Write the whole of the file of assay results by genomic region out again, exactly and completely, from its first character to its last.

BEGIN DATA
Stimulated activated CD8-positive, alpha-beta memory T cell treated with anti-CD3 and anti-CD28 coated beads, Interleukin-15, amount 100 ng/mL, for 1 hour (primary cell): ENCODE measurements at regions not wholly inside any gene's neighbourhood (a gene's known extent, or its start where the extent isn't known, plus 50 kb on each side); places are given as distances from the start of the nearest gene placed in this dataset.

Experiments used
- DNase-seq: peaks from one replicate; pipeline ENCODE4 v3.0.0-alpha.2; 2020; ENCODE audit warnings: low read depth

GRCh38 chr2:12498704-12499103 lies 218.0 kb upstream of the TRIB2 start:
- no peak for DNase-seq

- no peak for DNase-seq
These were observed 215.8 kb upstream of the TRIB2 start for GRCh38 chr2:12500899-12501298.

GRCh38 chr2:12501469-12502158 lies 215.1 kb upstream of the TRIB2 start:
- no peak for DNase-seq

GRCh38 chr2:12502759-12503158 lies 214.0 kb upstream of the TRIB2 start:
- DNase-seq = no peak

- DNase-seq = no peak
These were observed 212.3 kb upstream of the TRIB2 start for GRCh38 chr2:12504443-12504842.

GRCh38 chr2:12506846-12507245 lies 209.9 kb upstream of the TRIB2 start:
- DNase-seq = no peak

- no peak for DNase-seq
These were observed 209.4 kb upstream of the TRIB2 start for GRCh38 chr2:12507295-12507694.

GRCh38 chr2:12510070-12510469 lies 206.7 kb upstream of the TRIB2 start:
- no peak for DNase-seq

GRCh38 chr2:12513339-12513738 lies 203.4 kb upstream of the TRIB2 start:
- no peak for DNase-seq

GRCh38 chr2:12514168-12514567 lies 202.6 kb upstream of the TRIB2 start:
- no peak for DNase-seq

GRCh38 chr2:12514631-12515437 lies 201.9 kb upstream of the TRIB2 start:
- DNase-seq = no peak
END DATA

Stimulated activated CD8-positive, alpha-beta memory T cell treated with anti-CD3 and anti-CD28 coated beads, Interleukin-15, amount 100 ng/mL, for 1 hour (primary cell): ENCODE measurements at regions not wholly inside any gene's neighbourhood (a gene's known extent, or its start where the extent isn't known, plus 50 kb on each side); places are given as distances from the start of the nearest gene placed in this dataset.

Experiments used
- DNase-seq: peaks from one replicate; pipeline ENCODE4 v3.0.0-alpha.2; 2020; ENCODE audit warnings: low read depth

GRCh38 chr2:12498704-12499103 lies 218.0 kb upstream of the TRIB2 start:
- no peak for DNase-seq

- no peak for DNase-seq
These were observed 215.8 kb upstream of the TRIB2 start for GRCh38 chr2:12500899-12501298.

GRCh38 chr2:12501469-12502158 lies 215.1 kb upstream of the TRIB2 start:
- no peak for DNase-seq

GRCh38 chr2:12502759-12503158 lies 214.0 kb upstream of the TRIB2 start:
- DNase-seq = no peak

- DNase-seq = no peak
These were observed 212.3 kb upstream of the TRIB2 start for GRCh38 chr2:12504443-12504842.

GRCh38 chr2:12506846-12507245 lies 209.9 kb upstream of the TRIB2 start:
- DNase-seq = no peak

- no peak for DNase-seq
These were observed 209.4 kb upstream of the TRIB2 start for GRCh38 chr2:12507295-12507694.

GRCh38 chr2:12510070-12510469 lies 206.7 kb upstream of the TRIB2 start:
- no peak for DNase-seq

GRCh38 chr2:12513339-12513738 lies 203.4 kb upstream of the TRIB2 start:
- no peak for DNase-seq

GRCh38 chr2:12514168-12514567 lies 202.6 kb upstream of the TRIB2 start:
- no peak for DNase-seq

GRCh38 chr2:12514631-12515437 lies 201.9 kb upstream of the TRIB2 start:
- DNase-seq = no peak